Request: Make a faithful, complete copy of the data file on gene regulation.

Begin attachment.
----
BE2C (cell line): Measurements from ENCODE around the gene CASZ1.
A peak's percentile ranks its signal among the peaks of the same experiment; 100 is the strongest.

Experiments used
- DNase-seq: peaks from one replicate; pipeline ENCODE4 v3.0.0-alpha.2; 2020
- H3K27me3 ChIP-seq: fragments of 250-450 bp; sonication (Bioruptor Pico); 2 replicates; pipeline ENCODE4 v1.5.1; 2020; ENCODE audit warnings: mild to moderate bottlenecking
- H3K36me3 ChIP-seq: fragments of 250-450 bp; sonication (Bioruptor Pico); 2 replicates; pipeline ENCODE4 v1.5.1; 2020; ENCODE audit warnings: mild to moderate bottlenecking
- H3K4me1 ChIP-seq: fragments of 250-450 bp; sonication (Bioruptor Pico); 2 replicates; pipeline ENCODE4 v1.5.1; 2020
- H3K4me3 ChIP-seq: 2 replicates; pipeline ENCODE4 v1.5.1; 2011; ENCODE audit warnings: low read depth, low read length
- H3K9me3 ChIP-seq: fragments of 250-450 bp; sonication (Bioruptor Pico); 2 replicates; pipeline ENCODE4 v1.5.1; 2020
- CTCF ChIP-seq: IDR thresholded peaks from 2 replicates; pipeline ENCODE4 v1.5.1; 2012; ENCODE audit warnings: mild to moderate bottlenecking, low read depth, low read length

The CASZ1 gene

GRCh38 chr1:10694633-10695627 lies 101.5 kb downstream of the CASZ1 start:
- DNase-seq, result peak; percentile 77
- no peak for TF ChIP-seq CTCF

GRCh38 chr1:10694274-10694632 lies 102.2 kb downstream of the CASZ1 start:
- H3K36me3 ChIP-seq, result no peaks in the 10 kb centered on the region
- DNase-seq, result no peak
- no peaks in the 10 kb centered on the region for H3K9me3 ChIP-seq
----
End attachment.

BE2C (cell line): Measurements from ENCODE around the gene CASZ1.
A peak's percentile ranks its signal among the peaks of the same experiment; 100 is the strongest.

Experiments used
- DNase-seq: peaks from one replicate; pipeline ENCODE4 v3.0.0-alpha.2; 2020
- H3K27me3 ChIP-seq: fragments of 250-450 bp; sonication (Bioruptor Pico); 2 replicates; pipeline ENCODE4 v1.5.1; 2020; ENCODE audit warnings: mild to moderate bottlenecking
- H3K36me3 ChIP-seq: fragments of 250-450 bp; sonication (Bioruptor Pico); 2 replicates; pipeline ENCODE4 v1.5.1; 2020; ENCODE audit warnings: mild to moderate bottlenecking
- H3K4me1 ChIP-seq: fragments of 250-450 bp; sonication (Bioruptor Pico); 2 replicates; pipeline ENCODE4 v1.5.1; 2020
- H3K4me3 ChIP-seq: 2 replicates; pipeline ENCODE4 v1.5.1; 2011; ENCODE audit warnings: low read depth, low read length
- H3K9me3 ChIP-seq: fragments of 250-450 bp; sonication (Bioruptor Pico); 2 replicates; pipeline ENCODE4 v1.5.1; 2020
- CTCF ChIP-seq: IDR thresholded peaks from 2 replicates; pipeline ENCODE4 v1.5.1; 2012; ENCODE audit warnings: mild to moderate bottlenecking, low read depth, low read length

The CASZ1 gene

GRCh38 chr1:10694633-10695627 lies 101.5 kb downstream of the CASZ1 start:
- DNase-seq, result peak; percentile 77
- no peak for TF ChIP-seq CTCF

GRCh38 chr1:10694274-10694632 lies 102.2 kb downstream of the CASZ1 start:
- H3K36me3 ChIP-seq, result no peaks in the 10 kb centered on the region
- DNase-seq, result no peak
- no peaks in the 10 kb centered on the region for H3K9me3 ChIP-seq